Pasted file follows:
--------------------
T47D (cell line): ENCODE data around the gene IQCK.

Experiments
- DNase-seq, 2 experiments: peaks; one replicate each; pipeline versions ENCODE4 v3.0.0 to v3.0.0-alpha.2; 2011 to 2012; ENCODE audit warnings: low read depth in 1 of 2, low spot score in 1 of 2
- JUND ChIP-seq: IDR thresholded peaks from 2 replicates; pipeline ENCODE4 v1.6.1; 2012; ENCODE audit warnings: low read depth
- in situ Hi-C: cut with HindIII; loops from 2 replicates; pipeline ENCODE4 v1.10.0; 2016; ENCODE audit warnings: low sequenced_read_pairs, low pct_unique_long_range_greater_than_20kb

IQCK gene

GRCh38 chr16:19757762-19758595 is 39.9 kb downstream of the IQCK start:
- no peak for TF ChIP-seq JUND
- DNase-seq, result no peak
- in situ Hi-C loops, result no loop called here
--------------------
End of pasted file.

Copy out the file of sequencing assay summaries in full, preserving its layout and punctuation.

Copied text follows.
T47D (cell line): ENCODE data around the gene IQCK.

Experiments
- DNase-seq, 2 experiments: peaks; one replicate each; pipeline versions ENCODE4 v3.0.0 to v3.0.0-alpha.2; 2011 to 2012; ENCODE audit warnings: low read depth in 1 of 2, low spot score in 1 of 2
- JUND ChIP-seq: IDR thresholded peaks from 2 replicates; pipeline ENCODE4 v1.6.1; 2012; ENCODE audit warnings: low read depth
- in situ Hi-C: cut with HindIII; loops from 2 replicates; pipeline ENCODE4 v1.10.0; 2016; ENCODE audit warnings: low sequenced_read_pairs, low pct_unique_long_range_greater_than_20kb

IQCK gene

GRCh38 chr16:19757762-19758595 is 39.9 kb downstream of the IQCK start:
- no peak for TF ChIP-seq JUND
- DNase-seq, result no peak
- in situ Hi-C loops, result no loop called here